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This statement :

Vaccines is important for children

Introduction :

Childhood vaccination is usually provided as a routine service in maternal-child health clinics or


other health facilities. Children should receive the vaccinations they need at the right age during
scheduled or drop-in clinic visits. Most countries have a recommended vaccination schedule, that
is, the ages at which children should receive each does of various vaccines.

Most Adult have not witnessed firsthand the devastating illnesses against which vaccines offer
protection, for example, polio, diphtheria, and Haemophilus influenzae meningitis. However, as
the incidence of vaccine-preventable disease has declined, many do not appreciate the potential
of these diseases to reemerge, and the potential adverse effects of the vaccines themselves take
on greater saliency among certain stakeholders. Indeed, vaccine safety concerns exist among a
diverse range of individuals, institutions, and formal and informal networks worldwide.

Proof :

Because of advances in medical science, your child can be protected against more diseases than
ever before. Some diseases that once injured or killed thousands of children, have been
eliminated completely and others are close to extinction– primarily due to safe and effective
vaccines. Polio is one example of the great impact that vaccines had have in the United States.
Polio was once America’s most-feared disease, causing death and paralysis across the country,
but today, thanks to vaccination, there are no reports of polio in the United States.

Vaccination is very safe and effective. Vaccines are only given to children after a long and
careful review by scientists, doctors, and healthcare professionals. Vaccines will involve some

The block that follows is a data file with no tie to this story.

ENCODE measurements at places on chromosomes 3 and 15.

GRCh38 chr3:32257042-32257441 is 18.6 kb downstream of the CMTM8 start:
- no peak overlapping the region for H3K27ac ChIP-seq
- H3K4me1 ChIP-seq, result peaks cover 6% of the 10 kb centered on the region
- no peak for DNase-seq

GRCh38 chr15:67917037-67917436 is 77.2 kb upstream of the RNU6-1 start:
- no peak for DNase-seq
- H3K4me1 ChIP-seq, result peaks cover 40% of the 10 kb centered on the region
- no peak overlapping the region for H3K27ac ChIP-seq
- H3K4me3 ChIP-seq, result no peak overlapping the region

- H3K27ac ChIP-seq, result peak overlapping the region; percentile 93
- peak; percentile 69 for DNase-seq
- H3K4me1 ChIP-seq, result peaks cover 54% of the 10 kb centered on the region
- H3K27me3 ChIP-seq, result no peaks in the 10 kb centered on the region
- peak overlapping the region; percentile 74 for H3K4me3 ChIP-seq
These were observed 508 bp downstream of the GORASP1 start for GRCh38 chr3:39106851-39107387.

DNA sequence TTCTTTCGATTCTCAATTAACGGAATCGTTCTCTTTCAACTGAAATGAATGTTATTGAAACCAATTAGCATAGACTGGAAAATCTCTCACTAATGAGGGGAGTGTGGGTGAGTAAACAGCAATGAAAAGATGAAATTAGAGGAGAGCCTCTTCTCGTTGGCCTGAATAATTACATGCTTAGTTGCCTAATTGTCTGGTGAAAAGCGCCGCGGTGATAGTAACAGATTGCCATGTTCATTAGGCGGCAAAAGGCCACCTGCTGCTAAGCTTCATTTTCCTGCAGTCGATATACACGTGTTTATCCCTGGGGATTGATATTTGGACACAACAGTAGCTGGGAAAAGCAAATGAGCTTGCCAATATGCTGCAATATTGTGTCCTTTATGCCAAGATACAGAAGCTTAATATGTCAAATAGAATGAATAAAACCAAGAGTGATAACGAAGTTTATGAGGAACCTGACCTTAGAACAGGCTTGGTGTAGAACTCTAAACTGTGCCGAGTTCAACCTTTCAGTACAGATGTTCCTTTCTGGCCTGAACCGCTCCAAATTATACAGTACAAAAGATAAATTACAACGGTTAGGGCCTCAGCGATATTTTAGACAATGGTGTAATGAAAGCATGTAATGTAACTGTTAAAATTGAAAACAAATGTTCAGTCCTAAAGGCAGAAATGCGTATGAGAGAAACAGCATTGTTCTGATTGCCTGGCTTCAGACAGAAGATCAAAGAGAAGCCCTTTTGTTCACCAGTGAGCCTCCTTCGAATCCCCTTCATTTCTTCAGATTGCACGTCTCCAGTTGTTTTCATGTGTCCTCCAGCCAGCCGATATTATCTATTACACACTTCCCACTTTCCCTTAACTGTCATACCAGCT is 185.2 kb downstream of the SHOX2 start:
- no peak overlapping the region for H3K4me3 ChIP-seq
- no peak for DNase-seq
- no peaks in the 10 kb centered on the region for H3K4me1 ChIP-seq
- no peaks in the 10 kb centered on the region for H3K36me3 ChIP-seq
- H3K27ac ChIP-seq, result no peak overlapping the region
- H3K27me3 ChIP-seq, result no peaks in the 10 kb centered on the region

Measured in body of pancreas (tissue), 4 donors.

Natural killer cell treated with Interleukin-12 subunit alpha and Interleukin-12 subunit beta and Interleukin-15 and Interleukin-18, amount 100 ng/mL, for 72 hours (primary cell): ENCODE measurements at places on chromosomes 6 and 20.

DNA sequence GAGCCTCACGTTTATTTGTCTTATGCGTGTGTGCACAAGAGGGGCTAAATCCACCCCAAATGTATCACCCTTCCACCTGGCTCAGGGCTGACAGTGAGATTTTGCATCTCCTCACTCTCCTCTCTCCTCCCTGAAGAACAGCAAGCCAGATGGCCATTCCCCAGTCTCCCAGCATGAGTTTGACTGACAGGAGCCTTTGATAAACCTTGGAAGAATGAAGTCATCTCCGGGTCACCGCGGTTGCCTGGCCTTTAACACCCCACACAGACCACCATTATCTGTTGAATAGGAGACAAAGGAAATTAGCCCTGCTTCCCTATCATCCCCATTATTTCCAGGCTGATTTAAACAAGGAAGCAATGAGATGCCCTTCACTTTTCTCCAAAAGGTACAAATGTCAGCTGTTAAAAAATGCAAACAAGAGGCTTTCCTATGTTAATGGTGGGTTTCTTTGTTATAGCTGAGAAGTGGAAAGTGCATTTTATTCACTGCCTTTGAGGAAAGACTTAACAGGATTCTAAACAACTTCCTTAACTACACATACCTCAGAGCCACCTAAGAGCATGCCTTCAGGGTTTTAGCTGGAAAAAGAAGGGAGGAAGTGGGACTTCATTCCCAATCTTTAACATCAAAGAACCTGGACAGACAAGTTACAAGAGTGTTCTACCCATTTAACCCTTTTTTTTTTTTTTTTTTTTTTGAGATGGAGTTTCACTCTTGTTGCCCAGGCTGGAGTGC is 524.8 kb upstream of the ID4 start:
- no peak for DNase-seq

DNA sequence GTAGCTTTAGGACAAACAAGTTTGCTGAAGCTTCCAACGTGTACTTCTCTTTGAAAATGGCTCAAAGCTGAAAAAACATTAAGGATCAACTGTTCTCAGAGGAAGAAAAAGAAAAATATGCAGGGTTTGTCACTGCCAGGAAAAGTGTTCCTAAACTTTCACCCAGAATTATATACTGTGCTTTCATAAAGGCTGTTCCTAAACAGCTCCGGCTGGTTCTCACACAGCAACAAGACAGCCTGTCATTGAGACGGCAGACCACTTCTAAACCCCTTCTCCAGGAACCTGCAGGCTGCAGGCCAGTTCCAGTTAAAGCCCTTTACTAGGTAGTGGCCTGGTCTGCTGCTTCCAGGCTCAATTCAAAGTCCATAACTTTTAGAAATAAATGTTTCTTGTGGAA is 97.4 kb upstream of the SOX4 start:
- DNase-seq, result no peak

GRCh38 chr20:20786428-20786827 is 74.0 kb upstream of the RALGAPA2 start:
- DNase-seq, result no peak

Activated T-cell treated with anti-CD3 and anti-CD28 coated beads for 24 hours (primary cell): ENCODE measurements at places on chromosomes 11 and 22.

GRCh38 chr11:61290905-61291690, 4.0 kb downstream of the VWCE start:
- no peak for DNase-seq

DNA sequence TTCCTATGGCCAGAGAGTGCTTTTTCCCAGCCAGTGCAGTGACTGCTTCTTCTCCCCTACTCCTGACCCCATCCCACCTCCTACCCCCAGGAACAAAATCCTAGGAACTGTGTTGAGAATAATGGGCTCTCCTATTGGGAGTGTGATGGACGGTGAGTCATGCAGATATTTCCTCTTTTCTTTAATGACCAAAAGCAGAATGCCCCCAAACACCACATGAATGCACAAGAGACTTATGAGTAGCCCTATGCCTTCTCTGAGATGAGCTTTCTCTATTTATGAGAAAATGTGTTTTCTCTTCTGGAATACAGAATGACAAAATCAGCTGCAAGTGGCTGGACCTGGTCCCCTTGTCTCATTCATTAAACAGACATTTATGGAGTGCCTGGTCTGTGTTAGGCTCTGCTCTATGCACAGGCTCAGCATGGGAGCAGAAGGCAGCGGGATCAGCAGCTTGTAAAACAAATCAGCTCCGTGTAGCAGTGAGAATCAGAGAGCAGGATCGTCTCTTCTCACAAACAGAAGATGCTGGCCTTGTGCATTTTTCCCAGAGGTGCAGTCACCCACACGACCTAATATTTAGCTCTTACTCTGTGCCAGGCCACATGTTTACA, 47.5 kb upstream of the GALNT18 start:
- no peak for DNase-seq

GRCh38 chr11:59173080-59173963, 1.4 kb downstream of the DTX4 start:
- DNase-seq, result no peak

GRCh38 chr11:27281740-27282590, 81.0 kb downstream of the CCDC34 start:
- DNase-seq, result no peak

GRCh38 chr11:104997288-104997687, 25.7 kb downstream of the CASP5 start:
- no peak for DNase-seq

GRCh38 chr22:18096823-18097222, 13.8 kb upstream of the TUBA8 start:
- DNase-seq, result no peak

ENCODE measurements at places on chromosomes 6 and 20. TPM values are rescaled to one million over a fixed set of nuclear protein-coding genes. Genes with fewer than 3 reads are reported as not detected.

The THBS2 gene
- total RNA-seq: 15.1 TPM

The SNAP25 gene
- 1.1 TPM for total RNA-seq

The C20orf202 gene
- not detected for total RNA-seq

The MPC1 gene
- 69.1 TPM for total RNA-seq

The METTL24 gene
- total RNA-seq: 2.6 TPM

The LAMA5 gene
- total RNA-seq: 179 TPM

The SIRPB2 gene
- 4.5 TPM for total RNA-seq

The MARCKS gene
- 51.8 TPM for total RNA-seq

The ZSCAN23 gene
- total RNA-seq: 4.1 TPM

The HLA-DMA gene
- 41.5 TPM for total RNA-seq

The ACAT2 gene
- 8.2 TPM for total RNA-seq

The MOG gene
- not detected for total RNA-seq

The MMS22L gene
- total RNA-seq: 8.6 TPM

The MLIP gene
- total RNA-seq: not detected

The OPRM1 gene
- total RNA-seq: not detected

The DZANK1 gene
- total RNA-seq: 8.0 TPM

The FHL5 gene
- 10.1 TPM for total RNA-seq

discomfort and may cause pain, redness, or tenderness at the site of injection but this is minimal
compared to the pain, discomfort, and trauma of the diseases these vaccines prevent. Serious side
effects following vaccination, such as severe allergic reaction, are very rare. The disease-
prevention benefits of getting vaccines are much greater than the possible side effects for almost
all children.

Immunization protects others you care about. Children in the U.S. still get vaccine-preventable
diseases. In fact, we have seen resurgences of measles and whooping cough (pertussis) over the
past few years. Since 2010, there have been between 10,000 and 50,000 cases of whooping
cough each year in the United States and about 10 to 20 babies, many of which were too young
to be fully vaccinated, died each year. While some babies are too young to be protected by
vaccination, others may not be able to receive certain vaccinations due to severe allergies,
weakened immune systems from conditions like leukemia, or other reasons. To help keep them
safe, it is important that you and your children who are able to get vaccinated are fully
immunized. This not only protects your family, but also helps prevent the spread of these
diseases to your friends and loved ones.

Condition :

Vaccines help protect infants, children, and teens from serious diseases. Getting childhood
vaccines means your child can develop immunity (protection) against diseases before they come
into contact with them.

References :

https://www.vaccines.gov/getting/for_parents/five_reasons/index.html

https://www.ncbi.nlm.nih.gov/books/NBK206953/

https://www.cdc.gov/vaccines/vac-gen/vaxwithme.html

https://www.vaccines.gov/who_and_when/infants_to_teens/index.html

https://www.caringforkids.cps.ca/handouts/vaccination_and_your_child